Here are the first 3 pages of one of Jack's earliest stories, Blue Bolt # 2 (1940). The story is credited to Joe Simon in the first panel, but it's certainly possible Jack contributed story elements, and the artwork was penciled by Jack and inked by Simon. This is widely acknowledged as the first Simon and Kirby collaboration.
This artwork is quite nice. Straightforward and well-composed. The colors help make all the elements stand out from one another.
One of the things I find interesting about these pages is the lack of background elements. Panels 2, 3, 4, and 6 (below) being good examples. I don't know if comics from that time period simply tended to have sparse backgrounds in general, or maybe by this time Jack still hadn't mastered the complexities of perspective, so he felt simplicity was better than trying to create elaborate architecture.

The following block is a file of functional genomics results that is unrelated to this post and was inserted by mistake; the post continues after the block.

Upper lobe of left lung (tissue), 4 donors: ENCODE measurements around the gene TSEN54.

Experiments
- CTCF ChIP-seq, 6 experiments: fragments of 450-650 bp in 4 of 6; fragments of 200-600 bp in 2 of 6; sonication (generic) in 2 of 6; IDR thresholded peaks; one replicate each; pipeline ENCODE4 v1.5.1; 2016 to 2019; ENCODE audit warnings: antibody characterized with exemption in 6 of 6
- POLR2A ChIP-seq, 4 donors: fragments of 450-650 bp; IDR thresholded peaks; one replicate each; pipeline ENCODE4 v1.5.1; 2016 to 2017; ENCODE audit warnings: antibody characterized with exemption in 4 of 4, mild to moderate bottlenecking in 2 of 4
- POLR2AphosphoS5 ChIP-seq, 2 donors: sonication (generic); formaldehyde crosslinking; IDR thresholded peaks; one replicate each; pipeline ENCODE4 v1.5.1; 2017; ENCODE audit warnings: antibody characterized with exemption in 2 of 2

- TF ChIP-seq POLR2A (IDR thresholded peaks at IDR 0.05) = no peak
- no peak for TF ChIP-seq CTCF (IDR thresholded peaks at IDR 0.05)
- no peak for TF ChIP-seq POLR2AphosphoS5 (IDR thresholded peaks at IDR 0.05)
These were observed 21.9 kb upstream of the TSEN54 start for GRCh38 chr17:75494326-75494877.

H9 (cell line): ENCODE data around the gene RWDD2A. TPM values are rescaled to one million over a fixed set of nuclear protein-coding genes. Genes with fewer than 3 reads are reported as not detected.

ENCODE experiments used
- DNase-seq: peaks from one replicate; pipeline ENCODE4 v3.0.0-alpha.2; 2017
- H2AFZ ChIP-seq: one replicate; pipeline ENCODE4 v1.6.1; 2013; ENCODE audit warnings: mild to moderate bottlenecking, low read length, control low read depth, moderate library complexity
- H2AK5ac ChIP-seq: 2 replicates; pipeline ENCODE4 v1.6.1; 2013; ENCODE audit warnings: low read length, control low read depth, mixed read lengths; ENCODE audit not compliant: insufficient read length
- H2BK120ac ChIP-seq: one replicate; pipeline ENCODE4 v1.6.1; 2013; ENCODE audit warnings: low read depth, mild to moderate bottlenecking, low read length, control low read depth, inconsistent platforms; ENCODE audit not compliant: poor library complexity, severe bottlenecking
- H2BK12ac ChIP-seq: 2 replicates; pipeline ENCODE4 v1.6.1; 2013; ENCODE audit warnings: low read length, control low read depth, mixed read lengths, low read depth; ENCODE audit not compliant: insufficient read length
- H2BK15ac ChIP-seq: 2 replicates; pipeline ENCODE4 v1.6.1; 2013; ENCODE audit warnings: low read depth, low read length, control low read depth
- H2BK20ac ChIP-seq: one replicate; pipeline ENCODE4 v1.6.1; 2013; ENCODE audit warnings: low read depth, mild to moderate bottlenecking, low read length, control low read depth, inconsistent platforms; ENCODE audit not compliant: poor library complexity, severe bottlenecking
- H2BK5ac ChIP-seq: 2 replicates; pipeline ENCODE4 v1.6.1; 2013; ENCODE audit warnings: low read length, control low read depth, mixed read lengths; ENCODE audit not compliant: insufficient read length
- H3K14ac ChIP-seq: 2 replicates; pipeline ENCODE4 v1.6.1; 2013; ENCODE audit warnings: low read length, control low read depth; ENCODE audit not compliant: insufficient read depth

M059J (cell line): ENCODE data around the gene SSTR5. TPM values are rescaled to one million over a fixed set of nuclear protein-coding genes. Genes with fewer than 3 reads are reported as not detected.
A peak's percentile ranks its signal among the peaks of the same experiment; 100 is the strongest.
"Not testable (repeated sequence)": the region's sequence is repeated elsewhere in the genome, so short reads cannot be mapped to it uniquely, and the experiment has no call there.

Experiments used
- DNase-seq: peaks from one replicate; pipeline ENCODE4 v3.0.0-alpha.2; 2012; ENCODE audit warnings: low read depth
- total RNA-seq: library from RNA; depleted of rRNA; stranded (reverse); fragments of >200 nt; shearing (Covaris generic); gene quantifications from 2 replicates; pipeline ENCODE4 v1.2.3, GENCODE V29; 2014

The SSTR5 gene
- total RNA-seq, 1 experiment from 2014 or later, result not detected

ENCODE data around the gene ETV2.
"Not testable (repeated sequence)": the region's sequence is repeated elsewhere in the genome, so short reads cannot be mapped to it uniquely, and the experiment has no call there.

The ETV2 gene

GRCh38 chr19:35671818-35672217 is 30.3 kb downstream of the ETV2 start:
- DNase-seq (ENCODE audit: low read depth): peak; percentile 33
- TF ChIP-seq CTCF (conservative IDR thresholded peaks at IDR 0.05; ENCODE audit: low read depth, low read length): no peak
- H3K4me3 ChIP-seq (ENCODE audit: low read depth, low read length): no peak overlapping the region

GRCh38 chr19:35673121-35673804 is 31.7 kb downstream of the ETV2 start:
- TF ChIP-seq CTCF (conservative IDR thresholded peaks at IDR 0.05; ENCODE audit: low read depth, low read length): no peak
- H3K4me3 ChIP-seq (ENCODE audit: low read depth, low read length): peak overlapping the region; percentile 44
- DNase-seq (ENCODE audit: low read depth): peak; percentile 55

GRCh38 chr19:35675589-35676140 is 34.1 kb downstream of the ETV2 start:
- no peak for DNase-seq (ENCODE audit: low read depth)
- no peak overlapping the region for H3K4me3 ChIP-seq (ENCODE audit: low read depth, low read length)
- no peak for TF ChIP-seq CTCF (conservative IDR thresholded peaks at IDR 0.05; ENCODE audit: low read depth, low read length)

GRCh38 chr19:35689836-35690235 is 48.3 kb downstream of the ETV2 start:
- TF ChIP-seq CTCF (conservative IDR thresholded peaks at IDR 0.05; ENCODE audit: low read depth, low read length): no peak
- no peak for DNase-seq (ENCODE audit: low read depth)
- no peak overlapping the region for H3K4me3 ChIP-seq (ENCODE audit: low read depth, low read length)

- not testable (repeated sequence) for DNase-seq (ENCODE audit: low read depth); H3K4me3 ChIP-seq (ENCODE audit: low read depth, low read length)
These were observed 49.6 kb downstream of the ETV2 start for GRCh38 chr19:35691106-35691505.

Fun to see Jack experimenting with the green smoke as the lady appears. The unrealistic shadow on the front of the face of the man in panel 3 shows Jack still hasn't developed a confident three-dimensional rendering style. The images are fairly flat and there is a lack of contrast -- for example the shadow on the old man's face in panel 6 really stands out, so the additional shadow he casts behind him doesn't have a logical light source. Right now Jack seems to be using mainly comic book cliches instead of images taken from real life or experience.Not nearly as polished as Jack's later work, but you can see his distinctive style slowly emerging in these early pages of artwork, and one of the things I enjoy about looking at Jack's career as a whole is watching him continue to grow as an artist and storyteller. Jack is a great illustrator to study if you want to explore someone consciously working to create a more effective and innovative style on every single page day by day over a period of five decades.